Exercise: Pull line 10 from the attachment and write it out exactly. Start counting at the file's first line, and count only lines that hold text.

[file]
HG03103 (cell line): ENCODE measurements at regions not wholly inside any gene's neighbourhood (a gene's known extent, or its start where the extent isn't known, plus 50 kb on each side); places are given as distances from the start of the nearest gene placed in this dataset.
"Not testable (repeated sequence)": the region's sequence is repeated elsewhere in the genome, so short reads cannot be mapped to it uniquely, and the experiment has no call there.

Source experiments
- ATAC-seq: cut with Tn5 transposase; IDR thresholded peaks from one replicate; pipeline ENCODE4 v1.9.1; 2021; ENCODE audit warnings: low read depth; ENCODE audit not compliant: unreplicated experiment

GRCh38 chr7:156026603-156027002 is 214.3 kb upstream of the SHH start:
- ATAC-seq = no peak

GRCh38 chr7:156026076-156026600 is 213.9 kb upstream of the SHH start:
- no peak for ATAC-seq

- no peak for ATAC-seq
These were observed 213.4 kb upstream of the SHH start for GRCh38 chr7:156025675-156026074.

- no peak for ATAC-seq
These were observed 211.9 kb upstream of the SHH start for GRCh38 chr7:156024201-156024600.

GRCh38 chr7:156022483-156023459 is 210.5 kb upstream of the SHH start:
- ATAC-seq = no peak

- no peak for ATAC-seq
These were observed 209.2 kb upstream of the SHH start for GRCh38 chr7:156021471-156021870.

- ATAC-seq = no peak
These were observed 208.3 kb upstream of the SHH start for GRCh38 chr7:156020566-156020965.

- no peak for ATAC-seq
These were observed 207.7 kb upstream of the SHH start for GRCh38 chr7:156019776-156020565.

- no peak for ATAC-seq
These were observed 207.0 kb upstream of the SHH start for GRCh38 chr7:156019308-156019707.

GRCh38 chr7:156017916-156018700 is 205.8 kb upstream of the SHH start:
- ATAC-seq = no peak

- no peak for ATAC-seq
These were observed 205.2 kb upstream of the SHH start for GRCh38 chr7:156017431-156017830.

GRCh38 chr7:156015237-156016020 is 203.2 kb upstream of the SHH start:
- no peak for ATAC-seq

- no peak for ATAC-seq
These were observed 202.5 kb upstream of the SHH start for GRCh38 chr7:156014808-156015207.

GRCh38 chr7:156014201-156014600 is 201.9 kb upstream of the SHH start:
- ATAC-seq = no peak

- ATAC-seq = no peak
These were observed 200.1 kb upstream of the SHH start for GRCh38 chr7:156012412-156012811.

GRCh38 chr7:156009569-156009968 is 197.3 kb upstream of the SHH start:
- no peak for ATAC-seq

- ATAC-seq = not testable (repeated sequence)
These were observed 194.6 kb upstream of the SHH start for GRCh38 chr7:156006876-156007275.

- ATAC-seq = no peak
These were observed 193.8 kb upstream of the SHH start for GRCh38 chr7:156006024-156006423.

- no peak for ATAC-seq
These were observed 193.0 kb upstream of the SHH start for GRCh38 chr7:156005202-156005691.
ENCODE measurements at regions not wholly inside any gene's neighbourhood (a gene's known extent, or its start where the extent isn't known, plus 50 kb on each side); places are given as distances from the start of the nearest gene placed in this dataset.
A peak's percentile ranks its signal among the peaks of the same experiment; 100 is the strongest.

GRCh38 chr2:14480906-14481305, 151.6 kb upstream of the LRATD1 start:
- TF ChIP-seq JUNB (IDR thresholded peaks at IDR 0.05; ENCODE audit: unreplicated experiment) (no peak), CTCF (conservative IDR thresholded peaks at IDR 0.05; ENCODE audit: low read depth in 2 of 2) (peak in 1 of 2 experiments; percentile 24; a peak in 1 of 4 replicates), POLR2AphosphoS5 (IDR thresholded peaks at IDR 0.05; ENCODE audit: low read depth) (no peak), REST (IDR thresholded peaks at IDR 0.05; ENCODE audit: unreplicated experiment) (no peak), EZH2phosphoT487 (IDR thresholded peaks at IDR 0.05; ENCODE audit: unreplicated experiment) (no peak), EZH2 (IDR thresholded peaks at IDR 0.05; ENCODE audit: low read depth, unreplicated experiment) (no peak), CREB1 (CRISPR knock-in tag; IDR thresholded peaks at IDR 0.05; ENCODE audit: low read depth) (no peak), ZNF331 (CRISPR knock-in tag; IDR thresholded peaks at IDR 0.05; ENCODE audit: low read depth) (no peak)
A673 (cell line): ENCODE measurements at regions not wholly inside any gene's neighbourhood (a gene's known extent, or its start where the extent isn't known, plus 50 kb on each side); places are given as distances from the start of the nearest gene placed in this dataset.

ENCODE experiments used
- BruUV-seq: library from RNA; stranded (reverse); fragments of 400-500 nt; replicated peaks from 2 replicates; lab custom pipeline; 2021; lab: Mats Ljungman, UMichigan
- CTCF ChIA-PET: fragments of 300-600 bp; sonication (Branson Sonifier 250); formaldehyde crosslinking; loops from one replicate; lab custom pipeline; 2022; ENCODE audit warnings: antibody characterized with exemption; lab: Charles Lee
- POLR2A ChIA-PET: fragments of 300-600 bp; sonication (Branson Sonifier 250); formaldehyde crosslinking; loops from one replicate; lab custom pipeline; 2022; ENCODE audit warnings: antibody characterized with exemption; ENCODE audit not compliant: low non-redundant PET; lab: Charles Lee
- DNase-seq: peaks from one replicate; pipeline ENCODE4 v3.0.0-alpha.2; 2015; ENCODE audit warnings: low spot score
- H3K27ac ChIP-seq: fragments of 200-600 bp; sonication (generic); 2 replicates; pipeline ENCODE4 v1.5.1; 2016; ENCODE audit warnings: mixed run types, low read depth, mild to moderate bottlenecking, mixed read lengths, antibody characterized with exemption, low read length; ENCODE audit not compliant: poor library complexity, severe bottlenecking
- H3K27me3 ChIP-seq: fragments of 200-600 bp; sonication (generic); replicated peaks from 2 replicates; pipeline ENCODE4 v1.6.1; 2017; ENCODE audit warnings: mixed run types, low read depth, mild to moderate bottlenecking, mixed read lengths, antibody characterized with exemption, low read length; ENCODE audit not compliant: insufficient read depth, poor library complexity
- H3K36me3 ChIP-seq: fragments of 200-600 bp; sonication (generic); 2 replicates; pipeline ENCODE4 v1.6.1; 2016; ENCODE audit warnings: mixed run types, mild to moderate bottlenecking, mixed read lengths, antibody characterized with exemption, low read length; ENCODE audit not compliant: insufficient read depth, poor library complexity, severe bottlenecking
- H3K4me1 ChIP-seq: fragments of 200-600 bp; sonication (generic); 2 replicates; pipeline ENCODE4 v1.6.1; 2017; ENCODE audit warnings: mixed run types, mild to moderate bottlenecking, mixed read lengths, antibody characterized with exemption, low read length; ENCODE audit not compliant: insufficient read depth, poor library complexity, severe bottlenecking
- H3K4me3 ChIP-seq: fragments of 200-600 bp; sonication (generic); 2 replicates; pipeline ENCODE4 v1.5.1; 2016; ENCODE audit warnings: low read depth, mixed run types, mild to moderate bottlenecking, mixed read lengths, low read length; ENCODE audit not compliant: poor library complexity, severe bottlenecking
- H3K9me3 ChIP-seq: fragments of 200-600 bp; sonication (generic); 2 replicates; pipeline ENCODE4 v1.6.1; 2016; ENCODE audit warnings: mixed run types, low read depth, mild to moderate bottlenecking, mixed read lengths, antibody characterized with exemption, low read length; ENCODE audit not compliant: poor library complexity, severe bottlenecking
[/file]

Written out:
These were observed 213.4 kb upstream of the SHH start for GRCh38 chr7:156025675-156026074.